After the first 8 books in The Grand Tour (Mars in particular), Jupiter feels a bit odd at the start. We’re not building up to the eventual discovery of life–the fact that there’s life on Jupiter is presented fait accompli in the first chapters. And not only life… intelligent life (or so is claimed). Jupiter isn’t really about the discovery of life or even really about the idea of life on a research station around Jupiter.

What Jupiter is really about the conflict between religion and science as humanity continues to expand outwards into the solar system. The New Morality controls the politics of the Earth and is doing everything it can to control the solar system. In doing so, they send Grant Archer–a believer and an astrophysicist–to spy on what in the world is going on far out in the dark reaches of the solar system. There’s conflict between science and religion, both on the large scale with the New Morality and the small scale within Grant himself, especially as he begins to settle in and befriend those living on Jupiter station.

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A Curse of Memories

A Curse of Memories continues the story of The Greatest Sin, this time in a ‘closed house’ sort of murder mystery. Fallen have been killed and now everyone is locked into the Tower until the perpetrator is found. At this point, you’re not (and really shouldn’t) start this far into a series… but if you’ve read this far, this is a more than adequate continuation of the story. It’s only a bummer that (as of this writing), this is the end.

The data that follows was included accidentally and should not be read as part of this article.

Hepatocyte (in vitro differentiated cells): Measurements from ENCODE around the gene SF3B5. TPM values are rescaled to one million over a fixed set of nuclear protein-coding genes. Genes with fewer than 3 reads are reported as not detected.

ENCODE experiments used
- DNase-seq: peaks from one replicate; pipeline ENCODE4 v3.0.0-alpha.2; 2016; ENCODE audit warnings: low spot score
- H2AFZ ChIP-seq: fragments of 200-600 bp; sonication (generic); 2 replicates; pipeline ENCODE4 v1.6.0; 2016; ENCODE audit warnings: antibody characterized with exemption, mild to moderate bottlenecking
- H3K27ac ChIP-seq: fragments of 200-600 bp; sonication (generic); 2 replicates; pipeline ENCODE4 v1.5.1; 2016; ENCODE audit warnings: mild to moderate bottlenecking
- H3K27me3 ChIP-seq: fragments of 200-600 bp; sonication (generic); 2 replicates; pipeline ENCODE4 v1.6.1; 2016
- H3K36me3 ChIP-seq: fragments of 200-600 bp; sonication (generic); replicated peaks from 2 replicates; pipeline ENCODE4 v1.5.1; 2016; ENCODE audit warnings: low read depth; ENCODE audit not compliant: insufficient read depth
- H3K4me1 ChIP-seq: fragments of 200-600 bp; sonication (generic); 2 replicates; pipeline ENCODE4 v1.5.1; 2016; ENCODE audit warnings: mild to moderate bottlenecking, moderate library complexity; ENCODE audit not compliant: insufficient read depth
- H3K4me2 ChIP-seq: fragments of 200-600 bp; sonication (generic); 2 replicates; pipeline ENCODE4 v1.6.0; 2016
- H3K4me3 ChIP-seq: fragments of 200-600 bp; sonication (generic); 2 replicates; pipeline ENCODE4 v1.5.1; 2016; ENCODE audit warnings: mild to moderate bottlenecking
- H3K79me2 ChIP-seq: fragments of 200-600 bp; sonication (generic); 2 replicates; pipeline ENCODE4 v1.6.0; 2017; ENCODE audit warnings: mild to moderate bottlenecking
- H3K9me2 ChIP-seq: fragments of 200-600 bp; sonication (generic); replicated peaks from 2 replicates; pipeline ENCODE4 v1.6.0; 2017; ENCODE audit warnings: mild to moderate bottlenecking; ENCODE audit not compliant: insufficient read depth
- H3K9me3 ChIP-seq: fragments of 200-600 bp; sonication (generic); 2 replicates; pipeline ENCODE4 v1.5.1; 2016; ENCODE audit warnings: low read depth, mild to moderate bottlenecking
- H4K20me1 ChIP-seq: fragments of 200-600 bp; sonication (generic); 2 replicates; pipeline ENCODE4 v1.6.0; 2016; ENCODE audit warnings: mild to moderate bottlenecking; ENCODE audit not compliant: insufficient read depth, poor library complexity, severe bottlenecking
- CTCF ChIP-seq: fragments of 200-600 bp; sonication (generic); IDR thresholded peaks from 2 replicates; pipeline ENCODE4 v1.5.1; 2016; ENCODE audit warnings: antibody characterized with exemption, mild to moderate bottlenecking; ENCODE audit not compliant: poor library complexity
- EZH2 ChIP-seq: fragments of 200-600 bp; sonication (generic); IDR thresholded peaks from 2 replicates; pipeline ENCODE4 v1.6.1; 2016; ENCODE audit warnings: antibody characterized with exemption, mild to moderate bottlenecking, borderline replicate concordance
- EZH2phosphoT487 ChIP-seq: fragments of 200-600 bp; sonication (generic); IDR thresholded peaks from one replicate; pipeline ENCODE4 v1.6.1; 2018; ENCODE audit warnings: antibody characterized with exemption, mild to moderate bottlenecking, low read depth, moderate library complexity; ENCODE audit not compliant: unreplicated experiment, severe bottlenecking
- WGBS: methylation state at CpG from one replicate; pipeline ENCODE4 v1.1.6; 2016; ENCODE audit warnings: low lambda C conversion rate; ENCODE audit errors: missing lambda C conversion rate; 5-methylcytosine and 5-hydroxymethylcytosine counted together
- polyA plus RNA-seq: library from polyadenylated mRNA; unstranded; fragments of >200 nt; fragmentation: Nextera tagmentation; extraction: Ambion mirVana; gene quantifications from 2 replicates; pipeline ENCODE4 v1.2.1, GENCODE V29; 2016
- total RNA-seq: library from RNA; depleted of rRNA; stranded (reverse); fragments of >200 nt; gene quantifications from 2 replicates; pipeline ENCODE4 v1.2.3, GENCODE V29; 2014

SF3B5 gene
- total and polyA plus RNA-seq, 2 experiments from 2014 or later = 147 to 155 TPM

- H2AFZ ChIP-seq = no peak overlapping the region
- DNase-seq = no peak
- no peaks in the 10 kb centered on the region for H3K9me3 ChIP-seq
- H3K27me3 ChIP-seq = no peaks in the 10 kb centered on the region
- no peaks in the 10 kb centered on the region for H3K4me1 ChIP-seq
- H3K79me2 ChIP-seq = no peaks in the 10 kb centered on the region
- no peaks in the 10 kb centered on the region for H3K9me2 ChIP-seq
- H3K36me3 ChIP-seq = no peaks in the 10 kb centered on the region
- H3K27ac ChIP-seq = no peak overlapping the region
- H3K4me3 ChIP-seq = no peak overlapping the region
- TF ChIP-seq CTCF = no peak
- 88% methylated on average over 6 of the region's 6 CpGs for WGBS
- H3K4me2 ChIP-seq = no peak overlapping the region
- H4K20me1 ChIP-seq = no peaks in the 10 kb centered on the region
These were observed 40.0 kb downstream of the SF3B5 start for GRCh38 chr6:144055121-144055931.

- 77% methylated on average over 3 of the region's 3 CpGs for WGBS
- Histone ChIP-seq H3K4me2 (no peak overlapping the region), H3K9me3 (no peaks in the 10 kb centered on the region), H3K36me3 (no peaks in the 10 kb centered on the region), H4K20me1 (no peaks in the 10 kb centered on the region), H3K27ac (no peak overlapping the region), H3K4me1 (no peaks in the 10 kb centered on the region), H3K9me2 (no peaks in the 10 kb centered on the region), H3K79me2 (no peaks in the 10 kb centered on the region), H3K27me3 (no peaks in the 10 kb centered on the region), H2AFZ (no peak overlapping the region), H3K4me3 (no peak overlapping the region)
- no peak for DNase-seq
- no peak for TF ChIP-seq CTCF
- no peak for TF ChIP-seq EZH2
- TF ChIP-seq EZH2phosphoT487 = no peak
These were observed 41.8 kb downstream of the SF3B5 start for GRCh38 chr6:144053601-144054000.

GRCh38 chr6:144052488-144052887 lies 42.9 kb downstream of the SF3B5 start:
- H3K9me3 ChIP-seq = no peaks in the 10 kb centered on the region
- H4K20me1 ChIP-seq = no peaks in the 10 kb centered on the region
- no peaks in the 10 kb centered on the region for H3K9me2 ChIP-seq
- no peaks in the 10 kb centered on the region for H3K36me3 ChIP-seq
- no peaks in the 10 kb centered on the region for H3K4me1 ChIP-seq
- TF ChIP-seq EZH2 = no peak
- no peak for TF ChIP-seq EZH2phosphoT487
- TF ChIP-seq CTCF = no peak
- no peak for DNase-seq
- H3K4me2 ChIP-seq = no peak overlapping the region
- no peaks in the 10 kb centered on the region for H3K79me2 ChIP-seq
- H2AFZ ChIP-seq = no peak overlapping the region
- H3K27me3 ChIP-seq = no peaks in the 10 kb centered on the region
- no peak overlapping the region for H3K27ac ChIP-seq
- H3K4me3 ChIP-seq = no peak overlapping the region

Chivali remains still the real draw of the series. She’s wonderfully snarky and capable of either lying blatantly or making the truth dance as she needs. Take this scene where a truth finder is employed to question her:

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The Precipice

The Precipice does two things rather well: it introduces technology that will change the Grand Tour universe and it makes me actually … kind of like Dan Randolph.

For the former, we finally have one possible solution to the fundamental problem of near future science fiction:

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Illusive Echoes

Illusive Echoes continues following Chivalis second life as an agent of the Fallen, sent on all manner of weird missions throughout the world with her fellow agents. This time around, they have to find a statue of a cat. Made all the more interesting with flavors of gang warfare and corrupt law enforcement and royalty. Pretty crazy. I still want to see more about those Drowned Ones, but at least we get a few hints this time around. Not yet forgotten.

To me, the most interesting part and real draw of these stories remains the interactions between Chivali and the other Fallen.

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Return to Mars

Return to Mars finishes what Mars started–and I really feel like they might have been better as one book. There was such a huge tantalizing idea dangled in front of us in the first book–not only life on Mars, but intelligent life?–only for a rush to the ending so that we never got to actually get answers. At least we do actually get answers in Return to Mars, but in such a way that it really feels like half the same book.

Plotwise, Return to Mars does at least explore some interesting ideas in how Martian exploration may actually take shape in the future, with private backing and a profit motive, rather than as a purely government run, scientific endeavor. It’s an interesting contrast to Mars at least, even if it feels like they’ve taken a number of steps back from the first mission in effort to cut costs (one assumes).